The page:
There is no material or minimum amount of late contributions or lost earnings that requires a correction. The DOL has exercised its discretion on an ad hoc basis and has not required the correction process after it is contacted by plan sponsors who have had very small errors. However, there is no dollar or percentage amount established as a correction threshold. Correcting late remittances may be an administrative burden — or just inconvenient. Neither is a defense for failure to correct delinquent deposits.

VFCP or IRS Form 5330

Failure to remit employee contributions in a timely way may be voluntarily corrected under the DOL's Voluntary Fiduciary Correction Program (VFCP). Because this failure also violates Section 4975 of the Internal Revenue Code, an excise tax return is generally required, on Form 5330, "Return of Excise Taxes Related to Employee Benefit Plans." The excise tax is computed as 15% of the "amount involved," generally the amount of interest owed by the plan sponsor.

If sponsors elect to file the correction under the VFCP, the DOL may waive the requirement that the sponsor pay the excise tax. To obtain this waiver, the sponsor generally must notify plan participants of the failure and its correction. For excise tax amounts of less than $100, sponsors may obtain the waiver by documenting the amount to the DOL and contributing the amount to the plan. If the excise tax is very small, the DOL may waive the tax entirely.

Although some parties have asked the DOL for a simplified self-correction process for late remittances, the DOL has not approved any such simplification at this time.

Plan sponsors who face this issue regularly should consider implementing procedures to streamline the remittance process so that employee contributions and loan repayments can be deposited within an acceptable time. This is a best practice recommendation that requires dedicated internal resources. Yet that commitment is less burdensome than complying with the administrative requirements of the correction process.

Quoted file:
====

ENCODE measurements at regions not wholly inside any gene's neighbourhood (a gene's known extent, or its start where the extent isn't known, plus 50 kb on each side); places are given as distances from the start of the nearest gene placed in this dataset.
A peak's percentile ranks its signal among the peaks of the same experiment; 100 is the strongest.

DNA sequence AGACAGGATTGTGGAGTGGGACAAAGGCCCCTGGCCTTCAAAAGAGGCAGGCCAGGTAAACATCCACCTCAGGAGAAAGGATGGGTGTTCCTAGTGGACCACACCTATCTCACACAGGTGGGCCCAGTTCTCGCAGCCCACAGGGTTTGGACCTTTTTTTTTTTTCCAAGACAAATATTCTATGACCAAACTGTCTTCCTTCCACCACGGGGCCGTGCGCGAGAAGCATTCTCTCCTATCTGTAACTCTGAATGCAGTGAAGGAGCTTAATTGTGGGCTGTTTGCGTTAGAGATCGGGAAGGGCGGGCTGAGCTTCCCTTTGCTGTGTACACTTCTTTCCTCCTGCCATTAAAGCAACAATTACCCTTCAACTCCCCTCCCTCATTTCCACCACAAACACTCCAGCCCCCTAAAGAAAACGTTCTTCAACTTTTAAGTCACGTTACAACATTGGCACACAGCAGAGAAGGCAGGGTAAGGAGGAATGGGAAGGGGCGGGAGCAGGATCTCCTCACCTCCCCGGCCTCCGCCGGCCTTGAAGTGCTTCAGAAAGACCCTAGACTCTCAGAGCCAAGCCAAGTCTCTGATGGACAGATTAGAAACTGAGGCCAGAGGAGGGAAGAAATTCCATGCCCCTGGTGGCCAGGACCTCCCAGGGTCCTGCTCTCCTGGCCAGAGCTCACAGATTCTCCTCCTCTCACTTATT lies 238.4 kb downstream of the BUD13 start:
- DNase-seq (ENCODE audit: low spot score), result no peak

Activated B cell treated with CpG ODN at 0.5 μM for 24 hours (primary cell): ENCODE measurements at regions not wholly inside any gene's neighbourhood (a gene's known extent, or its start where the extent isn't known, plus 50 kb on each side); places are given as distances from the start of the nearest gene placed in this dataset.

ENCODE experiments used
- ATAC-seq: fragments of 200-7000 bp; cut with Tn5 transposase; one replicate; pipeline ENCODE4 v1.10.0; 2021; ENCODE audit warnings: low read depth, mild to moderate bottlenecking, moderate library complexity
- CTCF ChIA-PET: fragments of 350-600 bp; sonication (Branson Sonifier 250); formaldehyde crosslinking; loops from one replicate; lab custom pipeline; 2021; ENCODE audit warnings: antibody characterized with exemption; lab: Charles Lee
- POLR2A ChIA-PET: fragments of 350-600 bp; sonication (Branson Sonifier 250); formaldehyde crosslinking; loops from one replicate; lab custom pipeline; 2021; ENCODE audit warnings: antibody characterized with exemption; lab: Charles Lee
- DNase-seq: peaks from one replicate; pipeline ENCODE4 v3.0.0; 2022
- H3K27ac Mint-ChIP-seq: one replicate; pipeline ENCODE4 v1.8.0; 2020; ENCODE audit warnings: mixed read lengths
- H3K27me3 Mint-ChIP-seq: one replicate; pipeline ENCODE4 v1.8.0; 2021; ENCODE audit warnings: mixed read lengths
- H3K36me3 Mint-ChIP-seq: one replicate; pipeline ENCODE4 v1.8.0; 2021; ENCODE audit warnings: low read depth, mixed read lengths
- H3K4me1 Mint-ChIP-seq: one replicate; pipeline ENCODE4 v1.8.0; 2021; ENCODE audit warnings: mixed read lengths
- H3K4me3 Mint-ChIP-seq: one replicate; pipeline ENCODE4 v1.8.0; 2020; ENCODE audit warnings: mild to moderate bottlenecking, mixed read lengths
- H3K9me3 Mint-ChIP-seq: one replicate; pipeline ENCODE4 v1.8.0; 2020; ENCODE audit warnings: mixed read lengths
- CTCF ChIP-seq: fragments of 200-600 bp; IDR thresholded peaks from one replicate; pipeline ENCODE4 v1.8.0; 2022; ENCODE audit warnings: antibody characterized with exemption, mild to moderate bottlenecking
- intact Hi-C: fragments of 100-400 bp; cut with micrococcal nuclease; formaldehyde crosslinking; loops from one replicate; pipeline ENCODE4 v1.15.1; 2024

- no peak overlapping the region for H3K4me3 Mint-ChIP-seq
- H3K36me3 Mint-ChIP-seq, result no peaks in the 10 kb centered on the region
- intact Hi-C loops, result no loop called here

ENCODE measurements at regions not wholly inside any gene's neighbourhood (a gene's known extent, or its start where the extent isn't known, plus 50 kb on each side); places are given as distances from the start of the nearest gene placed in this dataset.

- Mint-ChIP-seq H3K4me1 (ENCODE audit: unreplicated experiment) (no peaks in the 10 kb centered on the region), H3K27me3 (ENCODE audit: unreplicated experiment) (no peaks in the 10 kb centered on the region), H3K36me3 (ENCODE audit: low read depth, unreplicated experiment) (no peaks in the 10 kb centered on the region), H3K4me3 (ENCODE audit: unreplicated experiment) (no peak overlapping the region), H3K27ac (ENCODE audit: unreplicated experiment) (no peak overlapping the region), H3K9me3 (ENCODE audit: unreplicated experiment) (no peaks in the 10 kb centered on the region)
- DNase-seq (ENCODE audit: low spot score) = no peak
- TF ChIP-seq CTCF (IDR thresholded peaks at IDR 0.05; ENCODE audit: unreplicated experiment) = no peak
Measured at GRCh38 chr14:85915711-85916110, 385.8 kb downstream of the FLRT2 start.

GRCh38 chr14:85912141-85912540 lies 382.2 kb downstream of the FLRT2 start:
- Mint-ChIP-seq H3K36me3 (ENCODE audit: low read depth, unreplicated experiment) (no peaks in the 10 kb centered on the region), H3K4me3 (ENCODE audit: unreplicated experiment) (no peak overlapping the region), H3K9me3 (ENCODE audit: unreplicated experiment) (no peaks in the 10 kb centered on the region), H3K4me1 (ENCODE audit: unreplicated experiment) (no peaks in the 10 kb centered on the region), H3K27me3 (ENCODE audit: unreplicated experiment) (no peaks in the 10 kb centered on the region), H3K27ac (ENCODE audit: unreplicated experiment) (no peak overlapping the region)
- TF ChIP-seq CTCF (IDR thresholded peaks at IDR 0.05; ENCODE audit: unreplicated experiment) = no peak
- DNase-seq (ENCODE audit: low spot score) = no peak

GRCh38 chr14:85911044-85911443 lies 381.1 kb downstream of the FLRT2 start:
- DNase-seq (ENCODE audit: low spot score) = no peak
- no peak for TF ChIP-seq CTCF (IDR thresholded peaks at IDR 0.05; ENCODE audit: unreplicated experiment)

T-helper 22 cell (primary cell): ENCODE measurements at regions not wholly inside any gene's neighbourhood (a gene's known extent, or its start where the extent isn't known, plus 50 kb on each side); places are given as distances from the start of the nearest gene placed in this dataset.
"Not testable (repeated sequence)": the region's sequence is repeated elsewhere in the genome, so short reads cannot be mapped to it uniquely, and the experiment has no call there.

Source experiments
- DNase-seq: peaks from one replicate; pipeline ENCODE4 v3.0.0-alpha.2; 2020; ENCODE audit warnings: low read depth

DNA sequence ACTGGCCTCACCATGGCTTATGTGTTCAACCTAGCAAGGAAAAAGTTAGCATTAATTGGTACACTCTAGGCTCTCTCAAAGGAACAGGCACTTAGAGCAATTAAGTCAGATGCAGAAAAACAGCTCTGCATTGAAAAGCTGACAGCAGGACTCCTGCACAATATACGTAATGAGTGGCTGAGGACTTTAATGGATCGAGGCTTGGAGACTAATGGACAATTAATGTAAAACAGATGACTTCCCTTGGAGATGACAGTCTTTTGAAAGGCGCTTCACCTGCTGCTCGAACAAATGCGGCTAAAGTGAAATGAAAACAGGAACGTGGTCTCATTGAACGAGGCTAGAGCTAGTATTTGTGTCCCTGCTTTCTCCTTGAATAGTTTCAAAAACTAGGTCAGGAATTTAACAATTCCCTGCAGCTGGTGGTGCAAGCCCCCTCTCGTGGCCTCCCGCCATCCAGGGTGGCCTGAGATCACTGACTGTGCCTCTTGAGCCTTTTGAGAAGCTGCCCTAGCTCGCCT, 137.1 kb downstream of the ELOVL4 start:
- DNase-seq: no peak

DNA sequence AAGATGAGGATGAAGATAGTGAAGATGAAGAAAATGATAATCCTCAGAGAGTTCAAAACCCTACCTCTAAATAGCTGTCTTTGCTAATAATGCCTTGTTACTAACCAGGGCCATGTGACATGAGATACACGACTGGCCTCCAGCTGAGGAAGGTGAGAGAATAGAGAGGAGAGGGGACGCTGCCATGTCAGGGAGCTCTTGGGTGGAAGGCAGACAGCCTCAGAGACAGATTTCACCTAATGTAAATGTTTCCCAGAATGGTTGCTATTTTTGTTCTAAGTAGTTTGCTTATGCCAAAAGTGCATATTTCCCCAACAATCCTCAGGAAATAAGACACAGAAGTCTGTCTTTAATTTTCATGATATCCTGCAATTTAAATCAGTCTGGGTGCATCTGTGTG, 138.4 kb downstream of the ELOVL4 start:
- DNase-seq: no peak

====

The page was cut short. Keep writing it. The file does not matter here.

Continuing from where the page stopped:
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This document was written to support the promotion or marketing of professional services by Grant Thornton LLP, and is not written tax advice directed at the particular facts and circumstances of any person. Persons interested in the subject matter of this promotion or marketing document are encouraged to contact Grant Thornton to discuss the potential application of the subject matter herein to their particular facts and circumstances or seek advice from an independent tax advisor. Nothing herein shall be construed as imposing a limitation on any person from disclosing the tax treatment or tax structure of any matter addressed herein. To the extent this document may be considered to contain written tax advice, in accordance with applicable professional regulations, please understand that, unless expressly stated otherwise, any written advice contained in, forwarded with, or attached to this document is not intended or written by Grant Thornton LLP to be used, and cannot be used, by any person for the purpose of avoiding any penalties that may be imposed under the Internal Revenue Code.

The information contained herein is general in nature and is based on authorities that are subject to change. It is not, and should not be construed as, accounting, legal or tax advice or opinion provided by Grant Thornton LLP to the reader. This material may not be applicable to, or suitable for, specific circumstances or needs, and may require consideration of non-tax factors and tax factors not described herein. Contact Grant Thornton LLP or other tax professionals prior to taking any action based upon this information. Changes in tax laws or other factors could affect, on a prospective or retroactive basis, the information contained herein; Grant Thornton LLP assumes no obligation to inform the reader of any such changes. All references to Section, Sec., or § refer to the Internal Revenue Code of 1986, as amended.